Monday, 16 July 2012

DEPRESSION AT THE CROSSROADS

What to Do When Your Depression Treatment Isn't Working

You've been going to therapy, taking your antidepressants as directed, and following all of your doctor's advice. But you still don't feel like your old self.

What's taking so long? It can be frustrating to wait for your depression treatment to start to work.

Be patient, but not passive, when managing your depression, experts tell say. This five-step action plan can help you get the most from your depression treatment:


Antidepressants: Know Your Options

There are many drugs to choose from to treat depression. The initial choice is usually based on which symptoms are most troublesome and potential side effects, says Bryan Bruno, MD. He is the acting chairman of psychiatry at Lenox Hill Hospital, New York City. For example, your doctor may opt for a medication that has sedative effects if your depression is interfering with your ability to get good sleep.

The most popular types of antidepressants are called selective serotonin reuptake inhibitors (SSRIs). These include:

Celexa (citalopram)
Lexapro (escitalopram)
Paxil (paroxetine)
Prozac (fluoxetine)
Zoloft (sertraline)

These drugs work by increasing the availability of serotonin, a brain chemical known to affect moods. If one drug in this class does not work for you or has unacceptable side effects, others may work.

The drowning man is not troubled by rain.

SSRI side effects may include headache, nausea, sleeplessness or drowsiness, agitation, and decreased sexual desire.

Other types of antidepressants work on both serotonin and another brain chemical called norepinephrine. These are known as serotonin and norepinephrine reuptake inhibitors (SNRIs). They include:

Cymbalta (duloxetine)
Effexor (venlafaxine)
Pristiq (desvenlafaxine)

Older antidepressants include tricyclics, tetracyclics, and monoamine oxidase inhibitors (MAOIs). These tend to have more side effects than some of the newer depression drugs, but are still used.

Light troubles speak; the weighty are struck dumb.

Discuss with your doctor all the available options, their pros and cons, and which ones can safely be used together.

You may want to ask your doctor the following questions about your medication options:

How long will it take for the medication to work?

When should I take the medication?

Should I take the medication with food?

What are the side effects?

What can I do to manage side effects?

As iron put into the fire loseth its rust and becometh clearly red-hot, so he that wholly turneth himself unto Good puts off all slothfulness, and is transformed into a new man.

Antidepressant medications do not work overnight. It can take several weeks for the drug or drugs to start affecting your mood. Some depression drugs may start to work sooner than others, but in general it takes time for certain brain chemicals involved in mood to rise.

We say, sorrow, disaster, calamity. God says, chastening and it sounds sweet to him though it is a discord to our ears. Don't faint when you are rebuked, and don't despise the chastening of the Lord. "In your patience possess your souls."

Select depression medications are started at lower doses to see if there are any unacceptable side effects. They are then slowly increased to get to a therapeutic dose if no side effects occur.

Be realistic about when you can expect to start feeling better. But stay in close contact with your doctor when starting or changing your depression medications.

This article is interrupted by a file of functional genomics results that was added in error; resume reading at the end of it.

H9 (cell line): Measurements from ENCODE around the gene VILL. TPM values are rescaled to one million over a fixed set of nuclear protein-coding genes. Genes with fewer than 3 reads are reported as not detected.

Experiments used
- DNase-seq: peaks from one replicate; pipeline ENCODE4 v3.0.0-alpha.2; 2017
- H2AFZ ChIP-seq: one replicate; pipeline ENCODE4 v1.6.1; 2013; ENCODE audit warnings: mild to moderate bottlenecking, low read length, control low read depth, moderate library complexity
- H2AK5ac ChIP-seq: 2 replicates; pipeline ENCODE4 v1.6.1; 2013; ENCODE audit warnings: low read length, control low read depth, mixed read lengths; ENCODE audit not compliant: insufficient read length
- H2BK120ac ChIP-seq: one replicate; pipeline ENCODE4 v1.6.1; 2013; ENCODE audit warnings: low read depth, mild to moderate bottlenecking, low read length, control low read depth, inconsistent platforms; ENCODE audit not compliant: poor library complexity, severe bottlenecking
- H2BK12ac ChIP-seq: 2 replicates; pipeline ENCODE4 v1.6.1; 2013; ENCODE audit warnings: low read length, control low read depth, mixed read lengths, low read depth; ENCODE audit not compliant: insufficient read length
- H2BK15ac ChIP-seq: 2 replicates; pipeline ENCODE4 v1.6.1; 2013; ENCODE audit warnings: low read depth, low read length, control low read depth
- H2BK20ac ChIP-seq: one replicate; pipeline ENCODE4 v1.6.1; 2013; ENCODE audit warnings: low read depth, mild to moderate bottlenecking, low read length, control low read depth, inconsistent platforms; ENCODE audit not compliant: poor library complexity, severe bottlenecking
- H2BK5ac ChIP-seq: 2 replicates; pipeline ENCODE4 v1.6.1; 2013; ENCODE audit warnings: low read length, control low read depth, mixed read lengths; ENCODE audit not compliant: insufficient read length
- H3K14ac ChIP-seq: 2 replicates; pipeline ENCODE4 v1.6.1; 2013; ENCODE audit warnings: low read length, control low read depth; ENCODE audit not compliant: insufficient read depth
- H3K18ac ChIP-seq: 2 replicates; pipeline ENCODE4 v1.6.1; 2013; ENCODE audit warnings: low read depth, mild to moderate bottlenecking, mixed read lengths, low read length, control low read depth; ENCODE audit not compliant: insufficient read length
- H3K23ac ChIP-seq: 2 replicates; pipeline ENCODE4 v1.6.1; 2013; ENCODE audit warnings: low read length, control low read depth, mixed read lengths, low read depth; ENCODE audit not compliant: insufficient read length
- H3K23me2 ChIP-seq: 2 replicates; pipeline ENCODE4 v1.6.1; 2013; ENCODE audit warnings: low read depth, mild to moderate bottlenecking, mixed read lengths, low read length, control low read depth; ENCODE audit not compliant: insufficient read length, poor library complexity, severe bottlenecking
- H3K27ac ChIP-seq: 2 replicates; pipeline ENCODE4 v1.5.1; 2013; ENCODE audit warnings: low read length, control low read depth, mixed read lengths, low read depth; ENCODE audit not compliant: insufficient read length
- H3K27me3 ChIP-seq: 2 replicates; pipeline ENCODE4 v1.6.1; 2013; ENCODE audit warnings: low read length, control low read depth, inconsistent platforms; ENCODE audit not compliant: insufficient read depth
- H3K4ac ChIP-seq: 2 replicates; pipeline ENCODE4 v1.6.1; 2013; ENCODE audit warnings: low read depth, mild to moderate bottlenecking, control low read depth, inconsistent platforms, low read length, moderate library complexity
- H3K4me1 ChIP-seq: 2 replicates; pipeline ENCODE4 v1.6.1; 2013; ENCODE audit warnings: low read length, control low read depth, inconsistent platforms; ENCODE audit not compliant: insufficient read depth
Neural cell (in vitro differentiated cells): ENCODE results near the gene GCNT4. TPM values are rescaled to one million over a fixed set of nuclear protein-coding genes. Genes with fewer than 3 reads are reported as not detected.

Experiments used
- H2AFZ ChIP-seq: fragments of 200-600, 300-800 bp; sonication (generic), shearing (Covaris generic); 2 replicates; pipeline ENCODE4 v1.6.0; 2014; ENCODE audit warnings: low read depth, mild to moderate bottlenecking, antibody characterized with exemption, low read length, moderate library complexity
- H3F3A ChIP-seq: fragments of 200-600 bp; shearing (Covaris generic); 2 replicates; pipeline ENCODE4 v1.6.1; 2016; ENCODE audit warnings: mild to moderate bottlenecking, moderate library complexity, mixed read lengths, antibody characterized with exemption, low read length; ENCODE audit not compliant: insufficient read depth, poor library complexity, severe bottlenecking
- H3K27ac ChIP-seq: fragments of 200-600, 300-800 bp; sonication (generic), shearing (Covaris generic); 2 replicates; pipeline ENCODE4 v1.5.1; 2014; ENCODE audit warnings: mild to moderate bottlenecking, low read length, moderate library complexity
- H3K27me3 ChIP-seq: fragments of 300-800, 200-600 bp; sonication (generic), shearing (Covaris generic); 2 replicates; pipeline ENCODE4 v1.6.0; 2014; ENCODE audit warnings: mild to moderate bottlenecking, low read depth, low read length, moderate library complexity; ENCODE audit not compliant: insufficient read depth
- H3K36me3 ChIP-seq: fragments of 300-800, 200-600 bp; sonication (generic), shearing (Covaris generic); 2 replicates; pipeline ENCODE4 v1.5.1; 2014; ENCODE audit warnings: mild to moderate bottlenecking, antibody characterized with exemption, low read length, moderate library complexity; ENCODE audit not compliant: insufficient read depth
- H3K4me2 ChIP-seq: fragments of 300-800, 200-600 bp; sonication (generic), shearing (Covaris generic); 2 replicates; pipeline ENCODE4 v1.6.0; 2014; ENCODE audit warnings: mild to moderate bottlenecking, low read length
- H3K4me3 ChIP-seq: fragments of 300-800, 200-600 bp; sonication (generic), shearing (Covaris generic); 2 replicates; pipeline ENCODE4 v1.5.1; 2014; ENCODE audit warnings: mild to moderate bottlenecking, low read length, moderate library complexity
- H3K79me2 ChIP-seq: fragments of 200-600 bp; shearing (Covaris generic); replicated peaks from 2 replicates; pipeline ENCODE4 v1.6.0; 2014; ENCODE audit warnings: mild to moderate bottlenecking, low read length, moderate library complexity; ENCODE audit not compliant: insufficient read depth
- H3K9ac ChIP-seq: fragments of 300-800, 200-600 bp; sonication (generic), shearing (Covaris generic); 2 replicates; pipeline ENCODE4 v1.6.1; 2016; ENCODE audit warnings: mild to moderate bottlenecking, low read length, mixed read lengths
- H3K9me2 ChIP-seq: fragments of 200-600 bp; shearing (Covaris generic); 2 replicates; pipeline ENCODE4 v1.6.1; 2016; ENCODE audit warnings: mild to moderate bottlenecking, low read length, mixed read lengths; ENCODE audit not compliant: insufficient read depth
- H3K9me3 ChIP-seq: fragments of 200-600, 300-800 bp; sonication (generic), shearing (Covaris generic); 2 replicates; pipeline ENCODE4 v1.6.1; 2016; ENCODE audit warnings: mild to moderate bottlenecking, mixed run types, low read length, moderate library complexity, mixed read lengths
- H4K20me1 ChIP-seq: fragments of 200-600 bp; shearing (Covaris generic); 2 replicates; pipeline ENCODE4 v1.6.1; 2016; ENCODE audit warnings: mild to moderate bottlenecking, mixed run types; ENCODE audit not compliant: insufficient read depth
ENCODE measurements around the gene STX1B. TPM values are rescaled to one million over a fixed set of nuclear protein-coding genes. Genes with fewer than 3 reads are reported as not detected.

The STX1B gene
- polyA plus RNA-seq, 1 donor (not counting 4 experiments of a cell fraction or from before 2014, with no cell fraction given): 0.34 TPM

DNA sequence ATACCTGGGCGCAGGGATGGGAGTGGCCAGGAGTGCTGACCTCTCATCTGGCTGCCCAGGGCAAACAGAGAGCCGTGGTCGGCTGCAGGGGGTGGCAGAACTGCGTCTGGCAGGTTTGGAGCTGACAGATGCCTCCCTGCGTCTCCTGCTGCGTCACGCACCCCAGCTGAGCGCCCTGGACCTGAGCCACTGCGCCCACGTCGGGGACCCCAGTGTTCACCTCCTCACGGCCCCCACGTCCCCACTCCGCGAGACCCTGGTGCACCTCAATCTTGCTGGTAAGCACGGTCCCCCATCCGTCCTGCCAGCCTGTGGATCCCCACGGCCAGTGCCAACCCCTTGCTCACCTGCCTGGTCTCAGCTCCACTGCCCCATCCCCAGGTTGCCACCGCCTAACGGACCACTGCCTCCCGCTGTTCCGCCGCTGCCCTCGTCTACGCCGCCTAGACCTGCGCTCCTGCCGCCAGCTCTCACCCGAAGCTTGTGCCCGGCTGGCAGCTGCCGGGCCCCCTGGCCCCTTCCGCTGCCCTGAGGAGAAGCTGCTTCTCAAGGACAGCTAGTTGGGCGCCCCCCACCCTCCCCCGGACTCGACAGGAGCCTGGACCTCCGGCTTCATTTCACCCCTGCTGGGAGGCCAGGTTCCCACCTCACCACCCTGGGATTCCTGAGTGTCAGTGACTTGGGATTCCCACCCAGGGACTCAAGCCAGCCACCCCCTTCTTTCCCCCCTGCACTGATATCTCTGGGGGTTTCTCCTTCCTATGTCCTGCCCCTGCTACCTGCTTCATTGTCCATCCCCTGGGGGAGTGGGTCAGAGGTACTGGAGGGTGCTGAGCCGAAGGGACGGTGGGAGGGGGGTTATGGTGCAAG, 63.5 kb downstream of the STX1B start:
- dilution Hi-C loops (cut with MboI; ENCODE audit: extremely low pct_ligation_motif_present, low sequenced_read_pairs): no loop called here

It's also important to know when to call in a psychiatrist or other mental health specialist. Most antidepressants are prescribed by primary care doctors today. If you haven't gotten any better after a reasonable drug trial, seek out a referral to a psychiatrist. Some trial and error may also be involved in drug choice and dosing issues.

Adversity causes some men to break, others to break records.

Know when to consult a mental health professional.

The goal of treating depression is remission. What does remission look like for people who are depressed? This is feeling and functioning at the level you were at prior to the episode of depression.

Common and vulgar people ascribe all ills that they feel to others; people of little wisdom ascribe to themselves; people of much wisdom, to no one.

The best way to reach this goal is to work closely with your doctor, and make sure to let him or her know how you are feeling as well as what side effects, if any, you are experiencing. If one antidepressant or even several antidepressants don't work, don't get discouraged, he says.

Research shows that people with difficult-to-treat depression who don't get better with a first medication are likely to improve by trying a new drug or adding a second medication.

With man, most of his misfortunes are occasioned by man.

Work with your doctor to find the best drug or drug choices for your depression. Don't settle for anything less than remission.

But treating depression involves more than just taking a pill. Lifestyle changes including regular

exercise,
healthy eating habits,
and social support are also part of the treatment plan,

it is often difficult to reach out and ask for help. Talk to your doctor about lifestyle changes that can help you feel better until your medication kicks in.

Life didn't promise to be wonderful.

Stick with a schedule that includes regular exercise, set sleep and wake times, showering, and socialising. Stick to your schedule, and eventually these things will become enjoyable again.

Every man has a rainy corner of his life whence comes foul weather which follows him.

It may take a while before you start to feel better, which is a normal part of learning how to manage your depression.

Behold, I have refined thee, but not with silver; I have chosen thee in the furnace of affliction.